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waterfall
#5
Feb11-12, 09:23 PM
P: 381
Quote Quote by TriTertButoxy View Post
No;
The reason people talk about Lagrangians in QFT is because theories are expressed Lorentz-invariantly using the Lagrangian, but not using the Hamiltonian (since the Hamiltonian is an energy which depends on the Lorentz frame).
In short. Lagrangians don't have to involve forces or potential while Hamiltonians do. But I heard you can introduce forces in Lagrangians too, how?


In QM, the Hamiltonian is more useful since many problems involve, in some form or other, diagonalizing the Hamiltonian operator (i.e. solving the Schrodinger eqn). This is much more tractable due to fact that most often, the number of degrees of freedom are much fewer than that of QFT.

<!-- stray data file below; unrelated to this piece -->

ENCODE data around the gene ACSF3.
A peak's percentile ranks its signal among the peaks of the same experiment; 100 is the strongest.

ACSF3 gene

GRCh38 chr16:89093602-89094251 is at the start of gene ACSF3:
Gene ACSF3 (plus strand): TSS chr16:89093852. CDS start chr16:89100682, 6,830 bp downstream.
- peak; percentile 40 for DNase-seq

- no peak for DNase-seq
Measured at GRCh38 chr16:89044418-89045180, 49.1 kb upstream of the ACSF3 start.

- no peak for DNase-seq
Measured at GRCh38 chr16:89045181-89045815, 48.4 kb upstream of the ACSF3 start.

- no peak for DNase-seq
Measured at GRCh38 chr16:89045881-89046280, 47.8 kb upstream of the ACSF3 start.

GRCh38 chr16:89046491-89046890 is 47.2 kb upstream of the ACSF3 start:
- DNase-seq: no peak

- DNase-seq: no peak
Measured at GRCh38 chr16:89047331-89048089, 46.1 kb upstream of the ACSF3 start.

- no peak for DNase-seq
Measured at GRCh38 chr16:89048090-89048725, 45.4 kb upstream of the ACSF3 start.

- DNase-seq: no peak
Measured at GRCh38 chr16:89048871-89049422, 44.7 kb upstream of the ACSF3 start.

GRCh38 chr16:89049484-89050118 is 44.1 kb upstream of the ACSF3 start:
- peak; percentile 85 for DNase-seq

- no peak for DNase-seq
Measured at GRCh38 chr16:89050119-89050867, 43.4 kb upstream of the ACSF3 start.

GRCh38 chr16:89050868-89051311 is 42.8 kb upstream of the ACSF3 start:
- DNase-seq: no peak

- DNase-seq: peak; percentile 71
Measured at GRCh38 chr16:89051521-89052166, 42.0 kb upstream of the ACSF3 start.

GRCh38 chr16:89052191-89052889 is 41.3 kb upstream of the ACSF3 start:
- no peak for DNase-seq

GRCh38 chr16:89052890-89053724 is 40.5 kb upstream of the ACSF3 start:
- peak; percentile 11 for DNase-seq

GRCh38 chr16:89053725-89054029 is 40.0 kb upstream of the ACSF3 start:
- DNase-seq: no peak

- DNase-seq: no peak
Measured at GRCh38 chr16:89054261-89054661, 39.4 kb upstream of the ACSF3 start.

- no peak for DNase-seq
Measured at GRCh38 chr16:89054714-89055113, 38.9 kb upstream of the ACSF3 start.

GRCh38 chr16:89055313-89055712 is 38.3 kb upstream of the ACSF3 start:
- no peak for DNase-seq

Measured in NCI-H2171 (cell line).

This is due to the fact that Schrodinger equation solves for potentials and involves energy so Hamiltonian is used and in my original message I mentioned Hamiltonian solves for potential.. so this point is correct.